Kessinger believes the task was more difficult than anything else he took on during that 1979 season -- and he was there for Disco Demolition Night, perhaps the worst promotional idea in baseball history.
But there were other challenges to the job.
Like the dynamic of being a player's teammate and manager; thinking about when to get a reliever warming up in the bullpen, or make a pitching change while in the middle of playing defense; trips to the mound, with umpires unsure whether Kessinger was visiting as shortstop or manager; giving bunt, steal and hit-and-run signs from the batter's box (something Pujols was doing during the World Series); and just the day-to-day grind of handling two jobs that are demanding enough as separate entities.
Kissinger did all that more than three decades ago. He can't see why someone would do it in this era.
"I don't know why you would ever want to do it now," Kessinger said. "I think there are a lot of great managers, and potentially great managers, out there. There's no need for it."
But there was plenty of need for it in baseball's earliest stages.
The game was nowhere near as complicated, people took on greater responsibilities at younger ages and it was simply cheaper to have one man perform two roles, so player-managers were the rule rather than the exception at the turn of the last century.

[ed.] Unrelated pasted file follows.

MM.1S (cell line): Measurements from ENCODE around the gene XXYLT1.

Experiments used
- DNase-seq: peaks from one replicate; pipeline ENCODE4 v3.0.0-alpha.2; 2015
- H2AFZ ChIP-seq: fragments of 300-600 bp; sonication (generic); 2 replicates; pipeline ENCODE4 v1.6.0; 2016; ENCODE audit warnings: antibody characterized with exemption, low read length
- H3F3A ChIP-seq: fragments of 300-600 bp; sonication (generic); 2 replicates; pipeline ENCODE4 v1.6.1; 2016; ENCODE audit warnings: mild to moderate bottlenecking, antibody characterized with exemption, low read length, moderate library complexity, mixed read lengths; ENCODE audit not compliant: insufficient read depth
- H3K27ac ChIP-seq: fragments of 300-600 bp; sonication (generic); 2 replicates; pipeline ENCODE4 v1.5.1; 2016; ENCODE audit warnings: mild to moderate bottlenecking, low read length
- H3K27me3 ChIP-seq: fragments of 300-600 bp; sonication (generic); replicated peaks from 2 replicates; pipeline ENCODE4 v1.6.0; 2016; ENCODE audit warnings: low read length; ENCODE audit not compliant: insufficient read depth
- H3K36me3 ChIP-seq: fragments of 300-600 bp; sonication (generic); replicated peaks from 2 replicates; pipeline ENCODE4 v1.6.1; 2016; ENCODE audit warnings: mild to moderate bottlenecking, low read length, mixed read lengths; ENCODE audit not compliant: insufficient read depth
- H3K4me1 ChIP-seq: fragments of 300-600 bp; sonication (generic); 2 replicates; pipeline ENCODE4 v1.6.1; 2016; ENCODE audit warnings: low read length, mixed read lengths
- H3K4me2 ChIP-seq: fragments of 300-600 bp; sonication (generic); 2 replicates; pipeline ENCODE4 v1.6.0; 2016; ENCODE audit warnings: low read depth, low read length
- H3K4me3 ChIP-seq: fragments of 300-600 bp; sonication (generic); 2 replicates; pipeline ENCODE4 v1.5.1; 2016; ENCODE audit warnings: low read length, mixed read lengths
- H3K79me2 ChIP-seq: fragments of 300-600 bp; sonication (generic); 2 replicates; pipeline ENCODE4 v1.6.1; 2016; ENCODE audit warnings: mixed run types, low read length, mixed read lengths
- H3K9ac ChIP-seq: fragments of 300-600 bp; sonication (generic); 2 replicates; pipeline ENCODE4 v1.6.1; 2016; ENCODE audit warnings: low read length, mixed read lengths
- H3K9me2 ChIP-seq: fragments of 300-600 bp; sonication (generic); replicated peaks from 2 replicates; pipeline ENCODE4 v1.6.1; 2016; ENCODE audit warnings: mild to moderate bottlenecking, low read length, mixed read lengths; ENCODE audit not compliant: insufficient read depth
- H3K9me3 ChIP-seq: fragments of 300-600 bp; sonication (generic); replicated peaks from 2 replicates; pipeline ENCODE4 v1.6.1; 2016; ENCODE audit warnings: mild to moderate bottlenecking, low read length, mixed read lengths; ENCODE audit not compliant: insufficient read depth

But as the game evolved and specialization increased, the player-manager began to die. There were more than 100 before 1900, 42 more by the start of 1920, 19 in the '20s, 18 in the '30s, 11 in the '40s, nine in the '50s and almost none thereafter.
Most of them filled the dual role toward the end of their careers, and for a short amount of time. Very few were like Lou Boudreau, the Hall of Fame shortstop who was a player-manager from 1942-52, winning a World Series while in that role with the Indians in 1948. In terms of guys who took on the role, especially after World War II, Boudreau was a rarity.
But he certainly wasn't among Hall of Fame player-managers.
Fifty-nine of the 221 who served as player-managers are enshrined in Cooperstown, including the likes of Robinson, Cap Anson, Ty Cobb, Rogers Hornsby, Christy Mathewson, Mel Ott, Tris Speaker, Honus Wagner and Cy Young. Also, three of the top five in managerial wins -- Connie Mack, John McGraw and Torre, the latter of whom was player-manager of the Mets for all of 18 days -- started off in that role.
Today, there are plenty of players -- like Konerko, Derek Jeter, Chipper Jones, Todd Helton, Orlando Hudson, Michael Young, Ivan Rodriguez and Torii Hunter -- who fit the persona of a player-manager, because they're knowledgeable, respected, accomplished and, well, aging.
Is there a chance somebody gets a shot again?
"I just don't see it happening," said Chris Jaffe, an expert on skippers who wrote the book "Evaluating Baseball's Managers." "It just seems like the trend these days is specialization."
"It's an individual kind of thing," Williams added. "Do I believe that there could be a player-manager? Why not? There has been in the past. What makes the present game different, other than the media experience? I think that would be the challenge."
Maybe somewhere, at some point, there will be one again.